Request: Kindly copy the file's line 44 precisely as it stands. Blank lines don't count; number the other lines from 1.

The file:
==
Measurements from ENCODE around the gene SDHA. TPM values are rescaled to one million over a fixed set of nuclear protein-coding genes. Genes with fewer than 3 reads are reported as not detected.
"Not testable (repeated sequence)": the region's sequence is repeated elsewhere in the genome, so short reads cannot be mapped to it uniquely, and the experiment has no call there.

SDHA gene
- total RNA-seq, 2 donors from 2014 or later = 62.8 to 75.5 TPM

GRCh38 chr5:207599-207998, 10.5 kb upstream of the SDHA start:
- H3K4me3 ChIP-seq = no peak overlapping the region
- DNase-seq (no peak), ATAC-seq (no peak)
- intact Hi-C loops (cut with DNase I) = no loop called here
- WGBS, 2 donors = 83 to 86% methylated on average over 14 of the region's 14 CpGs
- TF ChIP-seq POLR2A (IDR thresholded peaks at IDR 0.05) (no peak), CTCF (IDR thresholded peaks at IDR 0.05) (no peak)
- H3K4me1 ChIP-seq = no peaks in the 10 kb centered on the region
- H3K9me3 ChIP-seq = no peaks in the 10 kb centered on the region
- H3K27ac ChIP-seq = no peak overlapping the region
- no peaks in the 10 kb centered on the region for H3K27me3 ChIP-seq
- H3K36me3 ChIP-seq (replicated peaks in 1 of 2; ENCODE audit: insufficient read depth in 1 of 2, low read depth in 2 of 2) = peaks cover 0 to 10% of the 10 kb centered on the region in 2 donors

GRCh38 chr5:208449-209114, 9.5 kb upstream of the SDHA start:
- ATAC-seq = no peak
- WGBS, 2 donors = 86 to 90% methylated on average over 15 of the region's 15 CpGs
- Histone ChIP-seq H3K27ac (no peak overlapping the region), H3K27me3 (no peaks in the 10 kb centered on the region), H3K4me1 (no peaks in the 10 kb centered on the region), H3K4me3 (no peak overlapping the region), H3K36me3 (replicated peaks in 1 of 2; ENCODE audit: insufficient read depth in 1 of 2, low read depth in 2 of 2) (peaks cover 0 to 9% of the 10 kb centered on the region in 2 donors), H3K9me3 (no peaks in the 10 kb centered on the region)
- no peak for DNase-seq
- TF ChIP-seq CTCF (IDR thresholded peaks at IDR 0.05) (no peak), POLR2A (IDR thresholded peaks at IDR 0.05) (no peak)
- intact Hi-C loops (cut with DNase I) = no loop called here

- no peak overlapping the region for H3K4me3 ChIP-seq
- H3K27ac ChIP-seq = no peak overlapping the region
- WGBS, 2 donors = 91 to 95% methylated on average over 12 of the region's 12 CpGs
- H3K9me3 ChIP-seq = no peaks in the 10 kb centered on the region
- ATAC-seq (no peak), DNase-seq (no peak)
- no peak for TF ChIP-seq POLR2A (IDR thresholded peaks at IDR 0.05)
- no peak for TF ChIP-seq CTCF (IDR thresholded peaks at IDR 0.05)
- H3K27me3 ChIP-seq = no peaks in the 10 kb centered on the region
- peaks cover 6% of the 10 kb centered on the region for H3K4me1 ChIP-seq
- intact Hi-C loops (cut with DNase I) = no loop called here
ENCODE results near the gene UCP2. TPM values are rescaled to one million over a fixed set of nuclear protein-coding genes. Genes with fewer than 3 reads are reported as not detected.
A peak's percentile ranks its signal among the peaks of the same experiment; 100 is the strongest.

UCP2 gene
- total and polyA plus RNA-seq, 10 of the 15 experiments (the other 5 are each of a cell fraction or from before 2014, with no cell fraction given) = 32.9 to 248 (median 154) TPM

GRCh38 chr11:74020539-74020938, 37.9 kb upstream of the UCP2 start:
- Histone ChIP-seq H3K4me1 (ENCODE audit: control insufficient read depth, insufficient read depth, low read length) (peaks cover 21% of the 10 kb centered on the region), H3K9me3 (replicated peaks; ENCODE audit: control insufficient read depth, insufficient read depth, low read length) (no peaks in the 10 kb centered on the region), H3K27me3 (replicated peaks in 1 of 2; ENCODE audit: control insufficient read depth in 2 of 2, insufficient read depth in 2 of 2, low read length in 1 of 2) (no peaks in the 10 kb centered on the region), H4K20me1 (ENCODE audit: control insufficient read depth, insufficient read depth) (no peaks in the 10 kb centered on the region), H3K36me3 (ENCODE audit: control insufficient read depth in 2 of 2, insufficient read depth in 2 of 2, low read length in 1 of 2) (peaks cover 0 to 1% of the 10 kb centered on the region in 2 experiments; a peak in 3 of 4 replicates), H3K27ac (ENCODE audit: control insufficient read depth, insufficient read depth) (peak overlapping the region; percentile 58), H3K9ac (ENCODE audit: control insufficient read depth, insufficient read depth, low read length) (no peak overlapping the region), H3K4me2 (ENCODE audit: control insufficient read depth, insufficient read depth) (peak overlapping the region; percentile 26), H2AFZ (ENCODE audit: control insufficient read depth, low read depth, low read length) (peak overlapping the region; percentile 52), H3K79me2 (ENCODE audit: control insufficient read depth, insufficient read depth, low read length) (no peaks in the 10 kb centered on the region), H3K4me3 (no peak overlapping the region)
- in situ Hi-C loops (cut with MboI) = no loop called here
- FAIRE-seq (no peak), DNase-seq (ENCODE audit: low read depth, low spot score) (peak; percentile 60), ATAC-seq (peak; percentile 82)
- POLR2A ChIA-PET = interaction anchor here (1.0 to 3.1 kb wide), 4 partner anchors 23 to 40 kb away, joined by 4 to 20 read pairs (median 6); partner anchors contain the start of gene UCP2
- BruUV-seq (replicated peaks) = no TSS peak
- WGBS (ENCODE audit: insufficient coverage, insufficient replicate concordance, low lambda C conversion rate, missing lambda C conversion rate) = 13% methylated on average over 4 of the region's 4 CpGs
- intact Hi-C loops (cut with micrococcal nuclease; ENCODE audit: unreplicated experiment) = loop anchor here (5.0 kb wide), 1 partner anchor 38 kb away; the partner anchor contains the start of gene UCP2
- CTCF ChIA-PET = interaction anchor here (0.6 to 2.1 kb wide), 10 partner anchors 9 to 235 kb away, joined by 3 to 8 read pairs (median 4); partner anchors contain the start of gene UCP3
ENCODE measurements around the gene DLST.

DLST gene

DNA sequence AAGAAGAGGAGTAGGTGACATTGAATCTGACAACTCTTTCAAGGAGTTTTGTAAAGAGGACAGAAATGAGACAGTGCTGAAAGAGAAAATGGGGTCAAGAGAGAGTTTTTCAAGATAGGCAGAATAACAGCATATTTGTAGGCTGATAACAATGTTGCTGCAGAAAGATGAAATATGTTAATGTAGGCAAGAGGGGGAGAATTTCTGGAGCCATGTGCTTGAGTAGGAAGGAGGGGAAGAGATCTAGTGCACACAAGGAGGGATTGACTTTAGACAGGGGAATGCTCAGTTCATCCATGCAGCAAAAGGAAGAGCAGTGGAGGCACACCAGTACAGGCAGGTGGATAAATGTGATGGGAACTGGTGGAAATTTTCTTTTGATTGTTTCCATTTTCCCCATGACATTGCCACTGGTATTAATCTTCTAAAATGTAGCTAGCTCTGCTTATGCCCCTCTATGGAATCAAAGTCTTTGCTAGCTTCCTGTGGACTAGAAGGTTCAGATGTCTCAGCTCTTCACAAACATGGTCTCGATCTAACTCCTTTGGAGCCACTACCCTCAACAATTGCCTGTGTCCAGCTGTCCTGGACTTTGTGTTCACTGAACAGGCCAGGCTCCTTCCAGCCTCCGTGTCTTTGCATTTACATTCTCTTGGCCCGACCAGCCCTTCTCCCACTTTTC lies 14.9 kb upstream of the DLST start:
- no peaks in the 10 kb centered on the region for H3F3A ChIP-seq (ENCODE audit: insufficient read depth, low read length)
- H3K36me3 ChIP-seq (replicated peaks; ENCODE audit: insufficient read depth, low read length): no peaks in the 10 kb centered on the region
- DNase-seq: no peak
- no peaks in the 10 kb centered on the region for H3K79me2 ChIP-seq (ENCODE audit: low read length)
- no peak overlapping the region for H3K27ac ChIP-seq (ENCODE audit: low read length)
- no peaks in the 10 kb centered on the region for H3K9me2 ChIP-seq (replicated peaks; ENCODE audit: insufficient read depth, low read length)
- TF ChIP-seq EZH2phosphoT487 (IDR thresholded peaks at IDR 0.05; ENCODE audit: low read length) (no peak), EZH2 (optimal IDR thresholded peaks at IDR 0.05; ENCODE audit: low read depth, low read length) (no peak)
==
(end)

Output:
- intact Hi-C loops (cut with micrococcal nuclease; ENCODE audit: unreplicated experiment) = loop anchor here (5.0 kb wide), 1 partner anchor 38 kb away; the partner anchor contains the start of gene UCP2